First Interstellar Dust Brought Back to Earth
Fifteen years ago, the Stardust spacecraft blasted off from Cape Canaveral with the goal of collecting the tiny particles adrift in the ocean of space: cosmic dust.
In 2000 and 2002, Stardust opened its aerogel collectors wide in the hopes of catching some of that dust. Two years later, the spacecraft encountered the comet Wild 2 and began tailing the object like a bicyclist drafting a competitor. With its collectors open once again, the spacecraft basked in the nebulous coma of the comet, aiming to catch any particles shedding away.
When Stardust passed by Earth in 2006, the vessel dropped off a precious package, a capsule containing the aerogel collectors, hopefully plastered with dust particles from beyond our solar system. "Dropped" is a bit of an understatement. The capsule plummeted through Earth's atmosphere at a velocity of 12.9 kilometers per second, the fastest reentry speed ever achieved by a man-made object. Peak deceleration was measured at 34 gs. Luckily, the collectors were packed nice and tight; they were just fine. NASA scientists took them to a specially designed clean room to minimize contamination and found a million microscopic specks of dust embedded in the aerogel. A tad overwhelmed, they opened up the process of analyzing the specks to citizen scientists via Stardust@Home. Naming themselves "Dusters," the volunteers scanned magnified images to identify trails in the aerogel much thinner than a human hair. Once the trails were identified, NASA scientists extracted and analyzed them.
Today, after eight years, the Stardust team has officially announced in the journal Science that seven of those one million tiny specks are -- very probably -- interstellar dust.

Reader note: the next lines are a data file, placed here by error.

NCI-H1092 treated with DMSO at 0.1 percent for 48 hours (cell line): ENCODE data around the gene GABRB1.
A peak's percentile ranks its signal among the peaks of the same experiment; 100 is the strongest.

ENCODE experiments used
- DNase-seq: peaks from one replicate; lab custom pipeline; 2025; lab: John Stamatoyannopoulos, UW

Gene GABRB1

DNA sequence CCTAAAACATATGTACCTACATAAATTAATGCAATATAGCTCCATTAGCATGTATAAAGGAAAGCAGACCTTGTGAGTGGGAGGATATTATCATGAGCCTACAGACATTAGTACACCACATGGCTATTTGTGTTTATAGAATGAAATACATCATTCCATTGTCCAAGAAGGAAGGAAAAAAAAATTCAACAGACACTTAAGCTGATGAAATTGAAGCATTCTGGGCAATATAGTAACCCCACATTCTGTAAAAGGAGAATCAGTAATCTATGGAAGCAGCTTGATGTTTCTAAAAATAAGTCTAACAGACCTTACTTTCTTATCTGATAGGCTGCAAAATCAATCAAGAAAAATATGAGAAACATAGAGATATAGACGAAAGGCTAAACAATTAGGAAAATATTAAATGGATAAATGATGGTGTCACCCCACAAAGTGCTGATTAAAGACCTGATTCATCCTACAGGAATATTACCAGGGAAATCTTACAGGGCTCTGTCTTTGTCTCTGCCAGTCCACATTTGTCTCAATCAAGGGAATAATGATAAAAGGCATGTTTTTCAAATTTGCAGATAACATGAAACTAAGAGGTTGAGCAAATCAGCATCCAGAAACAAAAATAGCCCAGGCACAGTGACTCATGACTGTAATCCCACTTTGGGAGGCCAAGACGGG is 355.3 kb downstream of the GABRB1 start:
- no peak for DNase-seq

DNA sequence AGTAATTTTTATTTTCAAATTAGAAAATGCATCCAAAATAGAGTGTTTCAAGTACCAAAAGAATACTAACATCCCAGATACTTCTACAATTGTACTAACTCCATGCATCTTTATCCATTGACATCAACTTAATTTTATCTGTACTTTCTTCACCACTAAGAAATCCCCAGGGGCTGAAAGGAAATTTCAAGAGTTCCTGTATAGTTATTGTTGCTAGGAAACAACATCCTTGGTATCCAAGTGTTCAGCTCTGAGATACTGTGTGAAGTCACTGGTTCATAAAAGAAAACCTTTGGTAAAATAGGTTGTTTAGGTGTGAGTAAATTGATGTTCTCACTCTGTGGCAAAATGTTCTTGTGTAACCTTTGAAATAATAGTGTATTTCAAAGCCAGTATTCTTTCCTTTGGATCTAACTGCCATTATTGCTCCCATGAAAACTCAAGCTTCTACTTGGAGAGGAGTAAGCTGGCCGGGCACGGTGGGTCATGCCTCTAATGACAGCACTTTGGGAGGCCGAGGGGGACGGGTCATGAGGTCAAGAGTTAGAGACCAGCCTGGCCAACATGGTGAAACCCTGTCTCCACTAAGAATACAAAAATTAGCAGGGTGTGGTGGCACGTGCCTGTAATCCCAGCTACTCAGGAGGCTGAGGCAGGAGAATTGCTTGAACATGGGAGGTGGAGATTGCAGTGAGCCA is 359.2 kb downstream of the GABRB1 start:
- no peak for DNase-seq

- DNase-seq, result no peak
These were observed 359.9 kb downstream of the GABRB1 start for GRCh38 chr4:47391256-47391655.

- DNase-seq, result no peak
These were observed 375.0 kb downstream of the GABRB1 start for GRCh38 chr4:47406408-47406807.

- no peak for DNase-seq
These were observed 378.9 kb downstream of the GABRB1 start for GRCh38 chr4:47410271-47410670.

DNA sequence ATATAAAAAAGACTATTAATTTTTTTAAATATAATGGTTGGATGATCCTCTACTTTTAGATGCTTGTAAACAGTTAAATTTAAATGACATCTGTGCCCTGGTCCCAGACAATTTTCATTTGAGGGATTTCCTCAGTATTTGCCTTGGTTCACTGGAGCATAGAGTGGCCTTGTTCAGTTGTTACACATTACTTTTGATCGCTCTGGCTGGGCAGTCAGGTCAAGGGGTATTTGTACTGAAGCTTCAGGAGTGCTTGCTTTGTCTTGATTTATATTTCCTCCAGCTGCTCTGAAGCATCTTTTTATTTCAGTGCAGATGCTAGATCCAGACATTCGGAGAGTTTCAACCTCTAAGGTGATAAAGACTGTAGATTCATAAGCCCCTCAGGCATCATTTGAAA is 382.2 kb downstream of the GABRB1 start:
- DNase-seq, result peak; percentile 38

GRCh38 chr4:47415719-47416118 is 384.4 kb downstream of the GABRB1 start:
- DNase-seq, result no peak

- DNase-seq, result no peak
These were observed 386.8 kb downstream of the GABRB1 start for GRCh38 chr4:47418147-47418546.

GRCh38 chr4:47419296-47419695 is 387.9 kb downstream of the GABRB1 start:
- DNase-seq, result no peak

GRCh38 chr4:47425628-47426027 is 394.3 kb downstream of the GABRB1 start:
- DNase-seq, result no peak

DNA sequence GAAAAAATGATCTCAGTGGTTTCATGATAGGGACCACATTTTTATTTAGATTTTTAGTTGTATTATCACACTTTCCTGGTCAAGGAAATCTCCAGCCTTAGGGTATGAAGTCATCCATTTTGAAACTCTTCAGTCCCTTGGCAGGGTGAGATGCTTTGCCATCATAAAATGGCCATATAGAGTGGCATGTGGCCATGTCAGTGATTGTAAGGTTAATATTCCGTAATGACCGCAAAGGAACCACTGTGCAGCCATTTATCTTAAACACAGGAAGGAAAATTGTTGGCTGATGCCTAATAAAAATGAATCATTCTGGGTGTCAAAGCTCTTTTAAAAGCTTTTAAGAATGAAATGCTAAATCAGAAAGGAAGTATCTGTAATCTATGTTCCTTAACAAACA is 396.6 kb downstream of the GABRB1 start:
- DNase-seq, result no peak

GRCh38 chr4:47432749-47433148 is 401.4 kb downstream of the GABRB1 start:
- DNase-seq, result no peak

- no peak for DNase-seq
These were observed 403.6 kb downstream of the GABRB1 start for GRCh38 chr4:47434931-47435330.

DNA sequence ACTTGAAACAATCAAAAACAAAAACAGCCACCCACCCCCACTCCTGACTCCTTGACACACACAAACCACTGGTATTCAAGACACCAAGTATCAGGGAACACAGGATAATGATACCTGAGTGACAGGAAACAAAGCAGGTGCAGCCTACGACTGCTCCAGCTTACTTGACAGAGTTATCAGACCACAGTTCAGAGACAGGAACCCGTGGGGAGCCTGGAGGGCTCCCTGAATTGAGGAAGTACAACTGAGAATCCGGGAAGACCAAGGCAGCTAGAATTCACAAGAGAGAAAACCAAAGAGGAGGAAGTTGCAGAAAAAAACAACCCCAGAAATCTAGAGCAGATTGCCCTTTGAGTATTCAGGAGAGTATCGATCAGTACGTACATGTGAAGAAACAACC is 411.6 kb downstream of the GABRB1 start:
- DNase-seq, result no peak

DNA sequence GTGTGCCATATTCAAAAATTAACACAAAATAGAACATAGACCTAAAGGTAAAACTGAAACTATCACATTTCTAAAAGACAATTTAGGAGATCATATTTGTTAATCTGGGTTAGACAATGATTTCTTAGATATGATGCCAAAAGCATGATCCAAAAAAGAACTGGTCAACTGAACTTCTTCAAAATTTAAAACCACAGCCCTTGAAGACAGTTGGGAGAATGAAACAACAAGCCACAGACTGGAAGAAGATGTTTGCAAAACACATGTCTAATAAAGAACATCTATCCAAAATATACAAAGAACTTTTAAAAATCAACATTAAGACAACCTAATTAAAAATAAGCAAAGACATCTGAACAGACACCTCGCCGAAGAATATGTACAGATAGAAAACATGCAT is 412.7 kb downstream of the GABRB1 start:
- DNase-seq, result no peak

The seven particles, all on the picogram scale (one-trillionth of a gram!) are incredibly diverse. One, named "Sorok," is composed of magnesium and iron-rich silicates. Two others, "Hylabrook" and "Orion," sport an olivine core surrounded by other trace elements like silicon and manganese. The larger pieces are fluffy like snowflakes, lead author and UC-Berkeley physicist Andrew Westphal said.
Additional tests are underway that will further confirm that the particles are of interstellar origin.
The universe is in a constant state of recycling, and cosmic dust allows us to trace the process. Often exploded from supernovae or exuded from waning red giant stars, dust particles can later join together to form new planets and stars.
Besides allowing us to characterize the properties of interstellar dust, NASA believes that the miniscule grains described today could help reveal the secrets of the stars and elucidate the creation of chemical elements.
Source: Westphal et. al. "Evidence for interstellar origin of seven dust particles collected by the Stardust spacecraft." Science. 15 Aug 2014. VOL 345 ISSUE 6198
(Images: NASA, Anna Butterworth)